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Palestinians Living in the Diaspora

Contributed by This Week In Palestine on 08.03.2008:

By Ingrid Jaradat Gassner

Sixty years ago, prior to the establishment of Israel and the Palestinian Nakba (catastrophe) in 1948, the overwhelming majority of the Palestinian people were living in their homeland Palestine. Today the Palestinian population worldwide is estimated to be 10.1 million,i with more than half (approximately 5.2 million) living in the diaspora.

Checking the dictionaries, one finds that the term diaspora commonly carries a sense of displacement and describes a population that finds itself separated from its national territory. Diaspora communities usually have a hope or desire to return to their homelands at some point. Along similar lines, the term “exile” is used to describe a form of punishment and an explicit denial of the right to return. When a large portion of a nation is exiled, it can be said that the nation is in exile or diaspora. Palestinians are such a nation.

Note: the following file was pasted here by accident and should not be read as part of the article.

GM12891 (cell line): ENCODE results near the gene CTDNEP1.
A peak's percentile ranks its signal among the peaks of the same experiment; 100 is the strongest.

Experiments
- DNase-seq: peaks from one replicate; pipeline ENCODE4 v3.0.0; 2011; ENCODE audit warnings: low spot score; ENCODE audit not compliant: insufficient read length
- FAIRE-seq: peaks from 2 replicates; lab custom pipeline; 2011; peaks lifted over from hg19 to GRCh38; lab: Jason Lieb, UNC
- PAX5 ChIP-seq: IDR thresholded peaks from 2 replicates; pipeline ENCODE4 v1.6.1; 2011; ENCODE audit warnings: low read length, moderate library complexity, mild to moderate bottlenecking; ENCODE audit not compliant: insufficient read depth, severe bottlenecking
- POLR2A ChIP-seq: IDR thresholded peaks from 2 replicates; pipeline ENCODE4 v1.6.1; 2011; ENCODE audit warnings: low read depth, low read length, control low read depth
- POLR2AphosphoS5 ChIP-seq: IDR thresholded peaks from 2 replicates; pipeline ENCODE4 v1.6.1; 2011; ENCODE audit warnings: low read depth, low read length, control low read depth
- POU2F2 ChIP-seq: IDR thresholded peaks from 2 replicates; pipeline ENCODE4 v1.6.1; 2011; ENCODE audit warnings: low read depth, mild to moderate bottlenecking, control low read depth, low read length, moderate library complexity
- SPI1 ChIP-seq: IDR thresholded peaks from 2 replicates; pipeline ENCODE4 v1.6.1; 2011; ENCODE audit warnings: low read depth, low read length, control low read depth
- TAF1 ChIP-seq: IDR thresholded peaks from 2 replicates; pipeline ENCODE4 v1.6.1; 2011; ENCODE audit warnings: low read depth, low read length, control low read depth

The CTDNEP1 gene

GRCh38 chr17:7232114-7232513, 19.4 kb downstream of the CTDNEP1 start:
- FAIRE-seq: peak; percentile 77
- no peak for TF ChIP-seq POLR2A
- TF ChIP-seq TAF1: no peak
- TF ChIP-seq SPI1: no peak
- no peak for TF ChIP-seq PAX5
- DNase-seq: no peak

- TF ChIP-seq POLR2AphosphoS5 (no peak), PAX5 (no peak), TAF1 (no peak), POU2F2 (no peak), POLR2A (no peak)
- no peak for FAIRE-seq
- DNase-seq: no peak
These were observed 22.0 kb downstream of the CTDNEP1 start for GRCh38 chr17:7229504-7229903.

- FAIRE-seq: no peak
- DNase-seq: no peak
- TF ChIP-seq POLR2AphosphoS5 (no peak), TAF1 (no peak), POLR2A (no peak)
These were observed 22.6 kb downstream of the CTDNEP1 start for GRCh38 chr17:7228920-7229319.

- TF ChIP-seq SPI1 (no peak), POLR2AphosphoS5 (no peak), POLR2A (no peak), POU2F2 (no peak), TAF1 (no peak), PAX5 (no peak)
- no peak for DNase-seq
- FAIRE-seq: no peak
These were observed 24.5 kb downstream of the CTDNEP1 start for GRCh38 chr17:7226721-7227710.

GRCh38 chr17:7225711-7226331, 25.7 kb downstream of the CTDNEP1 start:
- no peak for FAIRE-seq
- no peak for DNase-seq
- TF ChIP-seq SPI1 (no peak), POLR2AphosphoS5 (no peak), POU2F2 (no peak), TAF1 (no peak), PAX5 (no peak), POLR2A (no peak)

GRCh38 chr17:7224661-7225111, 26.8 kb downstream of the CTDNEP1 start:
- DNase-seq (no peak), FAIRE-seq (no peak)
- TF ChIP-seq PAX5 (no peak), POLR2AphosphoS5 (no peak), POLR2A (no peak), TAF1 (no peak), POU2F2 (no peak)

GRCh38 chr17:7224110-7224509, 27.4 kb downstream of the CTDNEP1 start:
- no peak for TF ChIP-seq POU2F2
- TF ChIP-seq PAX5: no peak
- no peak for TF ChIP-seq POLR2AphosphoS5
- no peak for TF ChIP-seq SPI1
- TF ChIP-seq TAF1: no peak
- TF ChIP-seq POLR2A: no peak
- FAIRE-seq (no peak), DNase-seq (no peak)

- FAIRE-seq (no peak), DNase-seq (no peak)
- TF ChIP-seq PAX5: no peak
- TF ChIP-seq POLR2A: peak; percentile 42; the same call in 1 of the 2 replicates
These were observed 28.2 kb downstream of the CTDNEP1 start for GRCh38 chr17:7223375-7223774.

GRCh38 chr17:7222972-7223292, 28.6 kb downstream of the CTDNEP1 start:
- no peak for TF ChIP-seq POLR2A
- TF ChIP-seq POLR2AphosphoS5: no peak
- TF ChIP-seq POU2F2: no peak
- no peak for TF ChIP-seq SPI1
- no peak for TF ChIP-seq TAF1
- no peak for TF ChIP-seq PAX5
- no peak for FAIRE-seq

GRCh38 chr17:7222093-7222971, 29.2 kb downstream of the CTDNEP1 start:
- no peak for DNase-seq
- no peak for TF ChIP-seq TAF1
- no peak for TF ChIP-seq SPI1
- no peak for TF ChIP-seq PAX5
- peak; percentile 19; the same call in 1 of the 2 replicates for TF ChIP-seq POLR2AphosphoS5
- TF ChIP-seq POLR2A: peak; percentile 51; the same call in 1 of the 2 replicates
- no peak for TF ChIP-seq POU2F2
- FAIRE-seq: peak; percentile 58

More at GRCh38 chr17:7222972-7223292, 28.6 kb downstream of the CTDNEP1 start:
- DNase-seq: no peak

Who are Diaspora Palestinians?

Only 29 percent of the Palestinian population today have never been forcibly displaced, and most of those reside in the occupied West Bank and Gaza Strip (OPT) and in Israel. Approximately 71 percent of the Palestinian people are refugees and internally displaced persons. It can be assumed therefore, that the overwhelming majority of the Palestinians in the diaspora are refugees.

The Palestinian diaspora is composed mainly of those displaced or expelled from their homes in the shadow of the 1948 War (the Nakba) and their descendants, including 2.7 million currently registered with UNRWA in Jordan, Syria, and Lebanon. It also includes Palestinians (approximately 950,000) who became refugees in the context of the 1967 War, and those who were staying abroad during the two wars in Palestine. The number of those abroad during the 1967 War is estimated to be 60,000,ii whereas numbers for 1948 are unknown. Most of them were unable to return to their places of origin in Israel and the OPT following the cessation of hostilities, and they became refugees sur place.